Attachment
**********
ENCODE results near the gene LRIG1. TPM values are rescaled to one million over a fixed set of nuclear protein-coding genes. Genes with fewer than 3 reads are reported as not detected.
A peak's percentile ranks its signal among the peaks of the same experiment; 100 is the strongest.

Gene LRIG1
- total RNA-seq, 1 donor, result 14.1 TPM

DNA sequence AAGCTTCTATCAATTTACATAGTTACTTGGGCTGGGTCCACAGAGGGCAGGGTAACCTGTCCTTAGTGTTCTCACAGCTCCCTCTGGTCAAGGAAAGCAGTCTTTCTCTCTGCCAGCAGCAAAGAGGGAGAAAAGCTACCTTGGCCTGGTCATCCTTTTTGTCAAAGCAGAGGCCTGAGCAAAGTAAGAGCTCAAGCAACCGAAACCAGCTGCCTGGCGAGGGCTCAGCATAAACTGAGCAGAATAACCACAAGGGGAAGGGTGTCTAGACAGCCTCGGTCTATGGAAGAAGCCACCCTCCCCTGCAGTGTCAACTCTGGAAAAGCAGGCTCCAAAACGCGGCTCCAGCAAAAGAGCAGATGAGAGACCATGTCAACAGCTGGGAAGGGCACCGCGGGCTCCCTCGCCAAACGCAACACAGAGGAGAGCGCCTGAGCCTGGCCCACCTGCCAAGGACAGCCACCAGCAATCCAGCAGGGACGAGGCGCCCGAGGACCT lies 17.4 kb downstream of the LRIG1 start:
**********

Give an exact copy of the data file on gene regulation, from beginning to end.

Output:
ENCODE results near the gene LRIG1. TPM values are rescaled to one million over a fixed set of nuclear protein-coding genes. Genes with fewer than 3 reads are reported as not detected.
A peak's percentile ranks its signal among the peaks of the same experiment; 100 is the strongest.

Gene LRIG1
- total RNA-seq, 1 donor, result 14.1 TPM

DNA sequence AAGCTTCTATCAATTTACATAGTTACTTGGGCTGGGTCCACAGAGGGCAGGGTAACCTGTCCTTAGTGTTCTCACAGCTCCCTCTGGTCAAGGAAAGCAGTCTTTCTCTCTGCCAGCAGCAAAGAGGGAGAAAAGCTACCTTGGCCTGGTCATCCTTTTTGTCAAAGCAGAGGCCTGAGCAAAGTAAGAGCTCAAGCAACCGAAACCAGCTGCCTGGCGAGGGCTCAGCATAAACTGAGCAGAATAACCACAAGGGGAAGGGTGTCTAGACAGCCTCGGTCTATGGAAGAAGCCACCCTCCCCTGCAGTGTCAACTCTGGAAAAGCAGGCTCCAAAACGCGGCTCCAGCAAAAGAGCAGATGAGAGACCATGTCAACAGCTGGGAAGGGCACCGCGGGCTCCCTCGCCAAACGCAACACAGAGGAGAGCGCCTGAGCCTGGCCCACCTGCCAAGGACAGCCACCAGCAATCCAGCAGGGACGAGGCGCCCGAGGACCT lies 17.4 kb downstream of the LRIG1 start: